Although he prefers fishing in a downpour, Charles Citrano doesn’t mind blending in with everybody else and doing a little drift-fishing for catfish every now and then.
And he has perfected this most-common catfishing method just as much as he has off-the-wall foul-weather fishing.
“Not that there’s much to perfect,” he quipped. “You’re just dragging some baits about a foot off the bottom. If you go out the boat launch, looking at Buzzard Island would be 12 o’clock. Go over to about 2 o’clock, and you’ll see Hick’s Pocket.
“You can drift fish over there no matter if the wind is out of the east, south, whatever. I don’t know why, but that seems like the hotspot.”
The typical way of drift fishing Cross Lake is rigging up three or four rods with a bank sinker tied to the bottom and a couple hooks tied about a 1 1/2 feet above it.
Citrano likes to use No. 1 white-perch hooks because they seem to penetrate the fish easily while being sturdy enough to stand up to a catfish.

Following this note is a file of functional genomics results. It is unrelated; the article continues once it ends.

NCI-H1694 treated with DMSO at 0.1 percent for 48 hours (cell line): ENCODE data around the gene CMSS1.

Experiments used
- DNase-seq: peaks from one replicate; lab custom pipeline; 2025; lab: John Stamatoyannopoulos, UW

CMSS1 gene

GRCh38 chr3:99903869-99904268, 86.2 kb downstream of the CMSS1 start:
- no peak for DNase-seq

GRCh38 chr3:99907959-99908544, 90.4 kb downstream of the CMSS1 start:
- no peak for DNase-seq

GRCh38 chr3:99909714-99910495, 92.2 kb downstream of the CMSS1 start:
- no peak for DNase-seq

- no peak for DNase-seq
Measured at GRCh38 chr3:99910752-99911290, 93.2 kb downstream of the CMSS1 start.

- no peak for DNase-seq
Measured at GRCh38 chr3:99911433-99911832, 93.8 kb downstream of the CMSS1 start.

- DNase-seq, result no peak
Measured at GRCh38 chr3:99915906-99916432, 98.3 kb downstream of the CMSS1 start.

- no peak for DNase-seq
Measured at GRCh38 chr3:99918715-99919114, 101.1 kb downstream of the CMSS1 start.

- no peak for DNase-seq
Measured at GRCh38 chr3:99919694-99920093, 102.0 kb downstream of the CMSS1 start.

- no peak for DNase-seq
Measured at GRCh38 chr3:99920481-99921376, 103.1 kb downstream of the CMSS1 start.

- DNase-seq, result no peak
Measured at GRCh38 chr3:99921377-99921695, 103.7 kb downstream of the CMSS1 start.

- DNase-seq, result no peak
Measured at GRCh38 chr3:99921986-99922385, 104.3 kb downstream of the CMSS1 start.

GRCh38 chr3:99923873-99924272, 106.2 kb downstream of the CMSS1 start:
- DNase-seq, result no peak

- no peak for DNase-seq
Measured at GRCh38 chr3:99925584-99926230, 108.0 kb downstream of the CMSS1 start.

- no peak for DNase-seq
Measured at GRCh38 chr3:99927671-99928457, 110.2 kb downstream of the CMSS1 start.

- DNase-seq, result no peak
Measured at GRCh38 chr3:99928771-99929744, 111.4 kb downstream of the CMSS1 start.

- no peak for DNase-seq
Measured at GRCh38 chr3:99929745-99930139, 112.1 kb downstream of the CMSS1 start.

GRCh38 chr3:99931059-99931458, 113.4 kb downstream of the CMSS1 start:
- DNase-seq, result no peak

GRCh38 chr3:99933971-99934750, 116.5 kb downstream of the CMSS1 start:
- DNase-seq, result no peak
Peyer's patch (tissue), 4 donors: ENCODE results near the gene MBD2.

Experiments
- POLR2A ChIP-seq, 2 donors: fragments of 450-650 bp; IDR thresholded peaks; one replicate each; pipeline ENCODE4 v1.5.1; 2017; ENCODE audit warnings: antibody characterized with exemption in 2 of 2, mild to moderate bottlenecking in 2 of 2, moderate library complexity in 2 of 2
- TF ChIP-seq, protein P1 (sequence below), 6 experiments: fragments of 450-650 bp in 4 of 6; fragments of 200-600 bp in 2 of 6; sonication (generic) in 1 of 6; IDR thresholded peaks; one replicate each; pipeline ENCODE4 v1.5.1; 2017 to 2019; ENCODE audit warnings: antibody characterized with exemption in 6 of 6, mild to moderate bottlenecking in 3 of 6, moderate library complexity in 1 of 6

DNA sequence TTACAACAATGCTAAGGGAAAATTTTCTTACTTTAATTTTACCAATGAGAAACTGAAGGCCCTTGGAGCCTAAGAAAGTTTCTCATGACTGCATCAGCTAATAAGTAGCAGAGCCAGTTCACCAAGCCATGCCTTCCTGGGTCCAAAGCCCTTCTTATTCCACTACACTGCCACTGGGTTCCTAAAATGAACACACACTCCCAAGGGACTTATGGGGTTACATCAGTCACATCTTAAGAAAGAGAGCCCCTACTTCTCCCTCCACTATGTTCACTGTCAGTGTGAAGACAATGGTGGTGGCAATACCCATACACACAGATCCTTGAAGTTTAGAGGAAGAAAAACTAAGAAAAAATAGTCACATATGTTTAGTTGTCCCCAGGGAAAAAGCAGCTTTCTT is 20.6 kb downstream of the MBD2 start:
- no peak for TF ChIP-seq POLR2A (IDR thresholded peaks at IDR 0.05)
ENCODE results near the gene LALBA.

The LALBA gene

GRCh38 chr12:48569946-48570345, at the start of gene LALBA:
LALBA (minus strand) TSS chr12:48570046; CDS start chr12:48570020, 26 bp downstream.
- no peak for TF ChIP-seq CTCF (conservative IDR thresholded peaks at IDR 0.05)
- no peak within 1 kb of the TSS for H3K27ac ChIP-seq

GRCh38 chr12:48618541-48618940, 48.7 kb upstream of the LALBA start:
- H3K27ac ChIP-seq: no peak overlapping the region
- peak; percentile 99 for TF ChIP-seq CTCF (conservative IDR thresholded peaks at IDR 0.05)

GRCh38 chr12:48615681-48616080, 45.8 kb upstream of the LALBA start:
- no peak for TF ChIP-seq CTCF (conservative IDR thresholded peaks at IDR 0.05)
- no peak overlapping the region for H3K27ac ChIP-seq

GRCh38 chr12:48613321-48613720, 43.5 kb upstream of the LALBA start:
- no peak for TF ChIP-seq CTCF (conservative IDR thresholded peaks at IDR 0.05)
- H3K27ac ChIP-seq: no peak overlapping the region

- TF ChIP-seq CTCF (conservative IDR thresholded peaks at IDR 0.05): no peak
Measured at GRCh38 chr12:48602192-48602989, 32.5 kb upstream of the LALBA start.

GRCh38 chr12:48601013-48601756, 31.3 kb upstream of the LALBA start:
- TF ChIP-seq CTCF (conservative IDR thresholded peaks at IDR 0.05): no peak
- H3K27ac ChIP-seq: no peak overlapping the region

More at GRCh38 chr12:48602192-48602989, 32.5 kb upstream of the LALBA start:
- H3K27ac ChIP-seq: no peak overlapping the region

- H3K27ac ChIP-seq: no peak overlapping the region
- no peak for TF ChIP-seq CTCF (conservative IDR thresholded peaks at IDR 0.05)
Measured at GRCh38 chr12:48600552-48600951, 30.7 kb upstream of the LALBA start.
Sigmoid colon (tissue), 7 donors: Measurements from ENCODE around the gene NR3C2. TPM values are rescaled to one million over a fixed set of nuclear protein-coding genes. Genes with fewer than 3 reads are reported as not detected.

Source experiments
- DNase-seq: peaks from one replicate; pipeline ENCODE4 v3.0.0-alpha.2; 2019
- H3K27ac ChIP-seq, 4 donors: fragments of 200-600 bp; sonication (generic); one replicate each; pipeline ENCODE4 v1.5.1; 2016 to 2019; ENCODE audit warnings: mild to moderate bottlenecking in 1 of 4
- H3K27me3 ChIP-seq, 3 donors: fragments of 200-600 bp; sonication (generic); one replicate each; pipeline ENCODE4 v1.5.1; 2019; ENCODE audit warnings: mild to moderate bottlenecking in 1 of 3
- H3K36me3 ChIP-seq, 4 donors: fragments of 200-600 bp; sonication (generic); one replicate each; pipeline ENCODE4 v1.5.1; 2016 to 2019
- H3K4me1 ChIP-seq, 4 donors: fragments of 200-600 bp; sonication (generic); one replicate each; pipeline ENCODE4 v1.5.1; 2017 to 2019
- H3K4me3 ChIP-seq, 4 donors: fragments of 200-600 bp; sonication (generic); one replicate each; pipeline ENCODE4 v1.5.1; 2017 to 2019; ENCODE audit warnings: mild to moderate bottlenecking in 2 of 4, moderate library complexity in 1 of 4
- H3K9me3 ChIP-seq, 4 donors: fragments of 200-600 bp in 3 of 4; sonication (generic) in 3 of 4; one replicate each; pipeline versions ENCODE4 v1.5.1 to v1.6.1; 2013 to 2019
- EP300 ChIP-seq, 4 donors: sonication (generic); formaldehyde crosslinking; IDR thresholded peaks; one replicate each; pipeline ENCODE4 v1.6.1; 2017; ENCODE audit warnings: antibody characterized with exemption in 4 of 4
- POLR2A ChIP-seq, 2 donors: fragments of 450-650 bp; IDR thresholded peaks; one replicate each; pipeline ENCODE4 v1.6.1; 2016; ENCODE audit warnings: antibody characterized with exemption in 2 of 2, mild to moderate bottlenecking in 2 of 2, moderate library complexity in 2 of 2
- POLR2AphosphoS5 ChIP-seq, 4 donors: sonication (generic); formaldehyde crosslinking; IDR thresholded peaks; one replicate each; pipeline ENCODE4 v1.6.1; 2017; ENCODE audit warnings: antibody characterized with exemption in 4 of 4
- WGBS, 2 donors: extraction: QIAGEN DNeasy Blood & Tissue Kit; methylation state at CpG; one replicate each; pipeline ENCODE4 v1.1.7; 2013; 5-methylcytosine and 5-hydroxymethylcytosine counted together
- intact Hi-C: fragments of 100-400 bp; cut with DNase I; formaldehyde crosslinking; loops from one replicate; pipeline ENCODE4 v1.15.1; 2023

“I tie on another hook about 5 feet up from the first hook,” he said. “That’s not for catfish, though: That one’s in case I drift through a school of white perch that are suspending up higher.”
Citrano tosses this setup about 30 feet out, engages his reel and sits his pole down in the bottom of his boat.
Each rig drags bottom in anywhere from 8 to 10 feet of water, depending on what he’s drifting over, and he keeps a sharp eye on his rods tips to detect what kind of bottom he’s drifting over and when he gets a bite.
“Stick your middle finger out and flick it a little bit,” Citrano said. “That’s what your rods do if you happen to go over a sandbar; they’re going to constantly bump. But if you go over a muddy bottom, it hardly bumps at all.
“When you get a hit, it’s going to bump one time and stay down.”
Sometimes, when the catfish are really aggressive, they knock the heck out of your bait and bend your rod over. And if you’re not quick enough, you’ll lose the entire rig.
Citrano brings along a gallon milk jug painted hot pink or florescent orange rigged up with about 15 feet of line.
“When I go through a spot where I get more hits, I throw it out,” he explained. “Then when I reposition to make another drift, I set it up so that the wind will blow me right back through there.
“You can pretty much keep on them like that and get bit in the same spot pretty much every time you drift through.”
Bait choice is a little bit easier to manage when drift fishing. In this case, Citrano sticks with either a couple dozen minnows or Canadian Crawlers purchased from a tackle shop.
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